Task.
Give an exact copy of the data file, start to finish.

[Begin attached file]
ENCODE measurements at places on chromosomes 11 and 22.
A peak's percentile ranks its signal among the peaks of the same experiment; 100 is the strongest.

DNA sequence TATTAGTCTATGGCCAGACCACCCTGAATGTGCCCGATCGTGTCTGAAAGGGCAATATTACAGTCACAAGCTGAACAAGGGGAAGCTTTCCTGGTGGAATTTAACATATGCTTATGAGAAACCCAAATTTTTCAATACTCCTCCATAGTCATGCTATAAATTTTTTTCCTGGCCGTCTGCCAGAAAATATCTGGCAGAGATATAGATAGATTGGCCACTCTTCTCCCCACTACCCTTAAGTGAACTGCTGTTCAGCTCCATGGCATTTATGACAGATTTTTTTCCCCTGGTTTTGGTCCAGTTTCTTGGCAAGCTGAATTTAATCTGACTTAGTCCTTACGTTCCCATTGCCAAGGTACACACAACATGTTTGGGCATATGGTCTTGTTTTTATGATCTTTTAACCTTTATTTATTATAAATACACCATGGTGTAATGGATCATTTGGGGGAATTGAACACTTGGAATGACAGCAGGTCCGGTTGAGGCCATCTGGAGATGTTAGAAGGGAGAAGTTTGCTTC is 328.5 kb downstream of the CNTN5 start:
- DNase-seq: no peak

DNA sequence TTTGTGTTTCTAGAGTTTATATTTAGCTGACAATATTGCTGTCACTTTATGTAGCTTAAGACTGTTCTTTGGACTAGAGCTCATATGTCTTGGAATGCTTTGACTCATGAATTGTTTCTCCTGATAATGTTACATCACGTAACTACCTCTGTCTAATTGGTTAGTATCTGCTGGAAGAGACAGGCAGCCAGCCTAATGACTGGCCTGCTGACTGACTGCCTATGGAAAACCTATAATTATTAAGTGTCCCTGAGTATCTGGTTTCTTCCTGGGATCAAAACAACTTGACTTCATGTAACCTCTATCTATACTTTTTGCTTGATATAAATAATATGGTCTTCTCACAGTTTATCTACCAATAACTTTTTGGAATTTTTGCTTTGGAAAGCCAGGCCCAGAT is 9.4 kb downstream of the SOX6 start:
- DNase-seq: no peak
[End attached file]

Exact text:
ENCODE measurements at places on chromosomes 11 and 22.
A peak's percentile ranks its signal among the peaks of the same experiment; 100 is the strongest.

DNA sequence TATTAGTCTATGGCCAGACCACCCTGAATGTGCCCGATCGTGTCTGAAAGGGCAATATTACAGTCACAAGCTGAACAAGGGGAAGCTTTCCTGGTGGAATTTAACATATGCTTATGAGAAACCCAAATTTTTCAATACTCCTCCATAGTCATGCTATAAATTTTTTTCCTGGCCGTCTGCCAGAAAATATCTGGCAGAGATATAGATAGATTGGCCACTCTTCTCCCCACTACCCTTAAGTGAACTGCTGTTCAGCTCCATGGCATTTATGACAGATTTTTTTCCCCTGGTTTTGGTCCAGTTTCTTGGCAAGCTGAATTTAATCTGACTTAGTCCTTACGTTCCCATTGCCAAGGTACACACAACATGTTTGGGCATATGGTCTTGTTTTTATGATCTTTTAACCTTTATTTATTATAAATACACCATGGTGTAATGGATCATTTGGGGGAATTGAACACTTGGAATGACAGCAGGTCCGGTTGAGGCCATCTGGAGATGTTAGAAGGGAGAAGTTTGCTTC is 328.5 kb downstream of the CNTN5 start:
- DNase-seq: no peak

DNA sequence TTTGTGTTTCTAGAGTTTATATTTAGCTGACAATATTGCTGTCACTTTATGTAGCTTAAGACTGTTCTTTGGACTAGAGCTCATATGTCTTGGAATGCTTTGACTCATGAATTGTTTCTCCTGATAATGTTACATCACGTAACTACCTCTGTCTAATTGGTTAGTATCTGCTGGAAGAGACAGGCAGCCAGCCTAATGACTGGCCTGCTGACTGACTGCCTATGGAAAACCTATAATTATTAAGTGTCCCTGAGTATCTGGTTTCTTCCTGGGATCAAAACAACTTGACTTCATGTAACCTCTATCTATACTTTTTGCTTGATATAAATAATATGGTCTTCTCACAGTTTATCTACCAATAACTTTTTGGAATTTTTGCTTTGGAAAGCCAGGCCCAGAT is 9.4 kb downstream of the SOX6 start:
- DNase-seq: no peak